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The Importance of Teaching Black Identity in the Home: A Kid’s Perspective

As a young African American girl, I often struggled with loving myself and my appearance because I grew up when Black people were not widely portrayed on national television and in beauty and fashion magazines. Although two major magazines, Jet and Ebony, promoted awareness of Black beauty and identity, the continual programming of European beauty standards and intellect was far too great. To make matters worse, my family moved from a Black neighborhood to a predominantly White area when I was three years old. In our newly purchased home, I would often sit in front of the large kitchen bay window admiring the wind-blown golden locks of the young White girls who lived across the street as they rode by on their bicycles. Seeing the wind blow through their long silky golden locks inspired me to petition my mother to use a hot comb to straighten my medium-length curly plaits. When she finally relented, I was delighted because I always wanted long straight black hair that blew in the wind like all the White girls who attended my school and the many tall, stately White models seen on television.

The frustrations of straightening my naturally curly hair

Straightening my hair was very disappointing. Each time I got my hair straightened, I had hoped that it would be different, but inevitably my hair would swell like a loaf of bread rising in a hot oven, and the wind would only make my shrinking hair even bushier. My experiences of having straight hair were nothing like what I saw on television or when my neighbors rode their bicycles in front of our kitchen bay window. My mother saw the pain and anguish I felt each time this happened, and she began to make a conscientious effort to highlight the beauty of Black women when featured in television commercials or magazines. However, the public school system’s chronic efforts to reinforce White intellectual superiority and beauty overshadowed my mother’s loving actions to show me Black greatness. Scores from standardized tests taken at the elementary school level, which have since been proven biased, only reinforced low self-esteem, self-hate, and insecurity. Not realizing the incredible amount of creative intelligence I possessed caused me to struggle consistently with self-worth at a very young age. Feelings of unworthiness encouraged me to develop friendships with self-serving individuals deemed more popular and intelligent than I was, hoping to raise my level of dignity.

Difficult times and the protection of our children

I hope that sharing my story will encourage the parents of children of color to become more resolute in teaching their children about the greatness they possess regarding their beauty and intellect. Parents of children of color should not overly rely on teachers or other persons or institutions outside of the home to boost self-esteem and instill self-worth in their children. The times we live in can be very difficult for children of color. The ongoing overt and covert racism in the US and other countries has given birth to normalized hate speech, the rise of police brutality, which has sometimes resulted in the arrest and traumatization of school-aged children of color, and the prohibition of teaching the truth about African history in learning institutions across Africa and its Diaspora.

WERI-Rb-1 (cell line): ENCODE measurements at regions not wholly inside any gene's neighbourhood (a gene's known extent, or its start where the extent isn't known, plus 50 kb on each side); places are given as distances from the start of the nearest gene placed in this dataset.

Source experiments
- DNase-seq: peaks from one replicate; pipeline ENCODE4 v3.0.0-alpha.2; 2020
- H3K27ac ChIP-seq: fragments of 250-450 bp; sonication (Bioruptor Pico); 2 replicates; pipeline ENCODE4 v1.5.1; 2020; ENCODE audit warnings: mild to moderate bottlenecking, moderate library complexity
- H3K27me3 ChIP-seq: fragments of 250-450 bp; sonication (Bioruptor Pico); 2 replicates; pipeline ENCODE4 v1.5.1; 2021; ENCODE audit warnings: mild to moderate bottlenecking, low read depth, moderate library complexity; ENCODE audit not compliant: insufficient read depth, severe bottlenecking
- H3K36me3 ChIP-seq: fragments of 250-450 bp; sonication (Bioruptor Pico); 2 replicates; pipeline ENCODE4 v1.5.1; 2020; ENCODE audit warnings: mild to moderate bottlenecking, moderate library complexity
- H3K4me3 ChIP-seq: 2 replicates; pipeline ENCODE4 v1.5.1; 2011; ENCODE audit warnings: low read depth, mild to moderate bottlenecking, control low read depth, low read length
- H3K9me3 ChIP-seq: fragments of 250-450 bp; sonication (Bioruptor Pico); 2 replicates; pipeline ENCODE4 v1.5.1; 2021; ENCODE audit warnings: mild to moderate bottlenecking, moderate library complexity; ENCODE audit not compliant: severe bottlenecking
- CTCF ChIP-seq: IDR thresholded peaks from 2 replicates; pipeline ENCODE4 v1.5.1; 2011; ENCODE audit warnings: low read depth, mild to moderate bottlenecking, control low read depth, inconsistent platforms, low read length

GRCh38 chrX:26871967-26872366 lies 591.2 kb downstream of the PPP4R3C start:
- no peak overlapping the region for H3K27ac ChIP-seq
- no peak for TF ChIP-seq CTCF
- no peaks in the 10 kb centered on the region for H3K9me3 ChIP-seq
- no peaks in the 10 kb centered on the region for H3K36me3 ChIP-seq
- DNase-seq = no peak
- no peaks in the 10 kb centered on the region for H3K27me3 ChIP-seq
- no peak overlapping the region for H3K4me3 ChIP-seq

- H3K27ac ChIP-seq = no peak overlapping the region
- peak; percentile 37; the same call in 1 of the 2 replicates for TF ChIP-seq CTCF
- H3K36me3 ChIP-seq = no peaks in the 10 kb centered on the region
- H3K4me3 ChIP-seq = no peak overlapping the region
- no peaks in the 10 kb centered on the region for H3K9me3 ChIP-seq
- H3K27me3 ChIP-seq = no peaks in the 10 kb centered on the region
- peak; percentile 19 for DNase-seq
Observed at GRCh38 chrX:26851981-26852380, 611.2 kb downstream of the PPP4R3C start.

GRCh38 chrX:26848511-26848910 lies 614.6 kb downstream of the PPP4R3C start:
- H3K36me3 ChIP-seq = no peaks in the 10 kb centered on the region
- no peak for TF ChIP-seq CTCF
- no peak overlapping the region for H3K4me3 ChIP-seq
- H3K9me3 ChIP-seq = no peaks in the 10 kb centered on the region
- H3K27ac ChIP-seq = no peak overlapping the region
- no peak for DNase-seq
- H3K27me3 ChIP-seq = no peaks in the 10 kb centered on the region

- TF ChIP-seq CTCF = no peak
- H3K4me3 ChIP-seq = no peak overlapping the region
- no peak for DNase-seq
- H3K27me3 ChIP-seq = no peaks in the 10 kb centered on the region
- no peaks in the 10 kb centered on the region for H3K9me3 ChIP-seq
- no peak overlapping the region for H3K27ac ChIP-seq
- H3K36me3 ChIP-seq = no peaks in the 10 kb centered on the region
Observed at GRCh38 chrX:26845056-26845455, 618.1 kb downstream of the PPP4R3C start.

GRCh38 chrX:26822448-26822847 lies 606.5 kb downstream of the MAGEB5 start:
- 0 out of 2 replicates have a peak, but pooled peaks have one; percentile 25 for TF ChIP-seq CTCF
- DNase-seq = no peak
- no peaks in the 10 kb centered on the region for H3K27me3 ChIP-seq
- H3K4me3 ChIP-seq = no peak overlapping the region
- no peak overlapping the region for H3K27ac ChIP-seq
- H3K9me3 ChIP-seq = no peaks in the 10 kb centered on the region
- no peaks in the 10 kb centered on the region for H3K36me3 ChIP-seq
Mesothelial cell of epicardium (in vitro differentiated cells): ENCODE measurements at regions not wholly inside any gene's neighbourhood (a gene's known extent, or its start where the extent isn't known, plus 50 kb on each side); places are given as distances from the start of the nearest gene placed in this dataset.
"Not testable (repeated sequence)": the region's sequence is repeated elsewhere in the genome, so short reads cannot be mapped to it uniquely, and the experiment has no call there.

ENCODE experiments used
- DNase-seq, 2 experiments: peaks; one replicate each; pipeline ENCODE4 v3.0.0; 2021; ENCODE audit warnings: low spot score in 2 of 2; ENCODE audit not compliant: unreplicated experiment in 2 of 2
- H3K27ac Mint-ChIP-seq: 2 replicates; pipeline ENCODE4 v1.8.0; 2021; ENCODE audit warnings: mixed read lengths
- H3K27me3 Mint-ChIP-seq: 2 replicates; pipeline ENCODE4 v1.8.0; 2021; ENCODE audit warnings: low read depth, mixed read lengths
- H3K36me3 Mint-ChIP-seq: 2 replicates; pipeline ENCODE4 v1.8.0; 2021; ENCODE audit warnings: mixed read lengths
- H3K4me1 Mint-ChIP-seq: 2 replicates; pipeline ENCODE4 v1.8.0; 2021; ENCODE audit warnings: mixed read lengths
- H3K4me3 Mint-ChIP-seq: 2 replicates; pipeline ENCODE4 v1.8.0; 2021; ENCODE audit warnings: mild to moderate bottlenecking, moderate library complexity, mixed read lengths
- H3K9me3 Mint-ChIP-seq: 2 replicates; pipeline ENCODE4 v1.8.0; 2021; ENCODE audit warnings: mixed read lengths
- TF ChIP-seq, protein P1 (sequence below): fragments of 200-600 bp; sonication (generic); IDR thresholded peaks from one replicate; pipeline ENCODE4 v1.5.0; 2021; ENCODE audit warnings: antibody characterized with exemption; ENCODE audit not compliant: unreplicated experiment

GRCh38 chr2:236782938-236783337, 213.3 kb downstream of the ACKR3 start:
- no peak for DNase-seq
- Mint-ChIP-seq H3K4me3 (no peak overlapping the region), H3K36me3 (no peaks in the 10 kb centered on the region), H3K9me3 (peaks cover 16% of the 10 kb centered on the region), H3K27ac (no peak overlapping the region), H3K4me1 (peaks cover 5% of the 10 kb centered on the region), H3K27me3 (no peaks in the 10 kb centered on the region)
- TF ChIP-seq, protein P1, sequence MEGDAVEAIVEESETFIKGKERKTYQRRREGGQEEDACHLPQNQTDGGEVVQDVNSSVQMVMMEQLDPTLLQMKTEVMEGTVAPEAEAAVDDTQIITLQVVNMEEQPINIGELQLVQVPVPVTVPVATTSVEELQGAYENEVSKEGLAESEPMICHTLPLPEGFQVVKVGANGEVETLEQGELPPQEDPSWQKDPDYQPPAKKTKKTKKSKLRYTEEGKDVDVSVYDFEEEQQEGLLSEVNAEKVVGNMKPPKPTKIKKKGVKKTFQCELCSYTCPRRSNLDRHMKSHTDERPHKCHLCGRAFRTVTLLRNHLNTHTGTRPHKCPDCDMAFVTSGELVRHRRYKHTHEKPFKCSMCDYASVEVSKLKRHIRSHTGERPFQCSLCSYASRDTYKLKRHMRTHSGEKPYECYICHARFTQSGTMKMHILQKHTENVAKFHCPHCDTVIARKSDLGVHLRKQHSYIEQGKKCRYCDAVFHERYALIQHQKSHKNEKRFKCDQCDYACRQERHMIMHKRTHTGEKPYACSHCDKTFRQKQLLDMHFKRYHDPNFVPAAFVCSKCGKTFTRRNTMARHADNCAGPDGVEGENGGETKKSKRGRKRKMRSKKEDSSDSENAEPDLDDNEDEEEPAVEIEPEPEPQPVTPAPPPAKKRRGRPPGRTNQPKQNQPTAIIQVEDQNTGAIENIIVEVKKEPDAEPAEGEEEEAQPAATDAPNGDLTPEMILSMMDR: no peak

Honoring Black excellence

Honoring Black excellence and the creation of safe spaces that empower children of African descent and other children of color not only involves celebrating their intellect, hair, and shades of brown skin but educating them about their ancestral heritage. The spiritually rich ancestors that preceded them from faraway lands endowed with much mineral wealth profoundly impacted humanity and world civilizations. Teaching your children about themselves and the people from which they descend is highly recommended during these turbulent times. Take time out each day to remind your children and other children of color that they are intelligent and beautiful, both inside and outside. Showcase the power and greatness that they possess by engaging in the following activities:

  • Consistently remind them of their beauty, talents, skills, and abilities.

  • Read stories highlighting the accomplishments of African Americans, Afro-Caribbeans, Native Americans, Africans, and other peoples of color.

  • Seek out various in-person or virtual programs that emphasize the contributions of indigenous people.

  • Look for teachable moments that highlight the achievements of such groups.

Engaging in the previously mentioned bulleted activities provides a pathway for your child and other children of color to experience mental wellness and a brighter future. Consistently reminding young children that they are endowed with many gifts and talents and educating them about their ancestors’ accomplishments and the achievements of others who look like them will fortify their understanding of self. A child with a grounded understanding of self will establish a strong sense of racial and ethnic pride and self-worth.

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Kimberly Starks
Kimberly Starks
Apr 06, 2023

So important to be intentional about building up and encouraging our children when they receive so many negative messages from other sources!

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